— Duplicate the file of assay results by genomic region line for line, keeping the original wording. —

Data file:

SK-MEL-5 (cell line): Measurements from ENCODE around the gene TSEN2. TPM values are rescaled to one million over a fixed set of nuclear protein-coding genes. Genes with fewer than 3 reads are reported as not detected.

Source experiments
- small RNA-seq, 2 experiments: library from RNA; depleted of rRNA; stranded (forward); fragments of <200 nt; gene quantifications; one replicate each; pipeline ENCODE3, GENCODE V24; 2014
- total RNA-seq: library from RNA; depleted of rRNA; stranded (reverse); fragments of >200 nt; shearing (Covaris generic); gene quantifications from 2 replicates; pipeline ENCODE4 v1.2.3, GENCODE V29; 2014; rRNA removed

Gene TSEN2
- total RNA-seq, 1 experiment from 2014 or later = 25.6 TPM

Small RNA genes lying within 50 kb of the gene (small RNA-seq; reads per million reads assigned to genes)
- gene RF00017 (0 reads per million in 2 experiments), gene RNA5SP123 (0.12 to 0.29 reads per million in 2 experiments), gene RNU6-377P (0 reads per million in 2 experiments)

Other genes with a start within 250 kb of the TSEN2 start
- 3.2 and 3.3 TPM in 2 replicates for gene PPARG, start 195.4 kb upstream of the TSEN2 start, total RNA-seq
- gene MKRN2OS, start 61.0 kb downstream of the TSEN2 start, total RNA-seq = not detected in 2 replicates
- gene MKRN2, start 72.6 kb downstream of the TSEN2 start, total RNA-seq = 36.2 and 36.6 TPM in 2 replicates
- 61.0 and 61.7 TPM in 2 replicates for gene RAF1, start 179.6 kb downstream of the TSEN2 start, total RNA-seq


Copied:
SK-MEL-5 (cell line): Measurements from ENCODE around the gene TSEN2. TPM values are rescaled to one million over a fixed set of nuclear protein-coding genes. Genes with fewer than 3 reads are reported as not detected.

Source experiments
- small RNA-seq, 2 experiments: library from RNA; depleted of rRNA; stranded (forward); fragments of <200 nt; gene quantifications; one replicate each; pipeline ENCODE3, GENCODE V24; 2014
- total RNA-seq: library from RNA; depleted of rRNA; stranded (reverse); fragments of >200 nt; shearing (Covaris generic); gene quantifications from 2 replicates; pipeline ENCODE4 v1.2.3, GENCODE V29; 2014; rRNA removed

Gene TSEN2
- total RNA-seq, 1 experiment from 2014 or later = 25.6 TPM

Small RNA genes lying within 50 kb of the gene (small RNA-seq; reads per million reads assigned to genes)
- gene RF00017 (0 reads per million in 2 experiments), gene RNA5SP123 (0.12 to 0.29 reads per million in 2 experiments), gene RNU6-377P (0 reads per million in 2 experiments)

Other genes with a start within 250 kb of the TSEN2 start
- 3.2 and 3.3 TPM in 2 replicates for gene PPARG, start 195.4 kb upstream of the TSEN2 start, total RNA-seq
- gene MKRN2OS, start 61.0 kb downstream of the TSEN2 start, total RNA-seq = not detected in 2 replicates
- gene MKRN2, start 72.6 kb downstream of the TSEN2 start, total RNA-seq = 36.2 and 36.6 TPM in 2 replicates
- 61.0 and 61.7 TPM in 2 replicates for gene RAF1, start 179.6 kb downstream of the TSEN2 start, total RNA-seq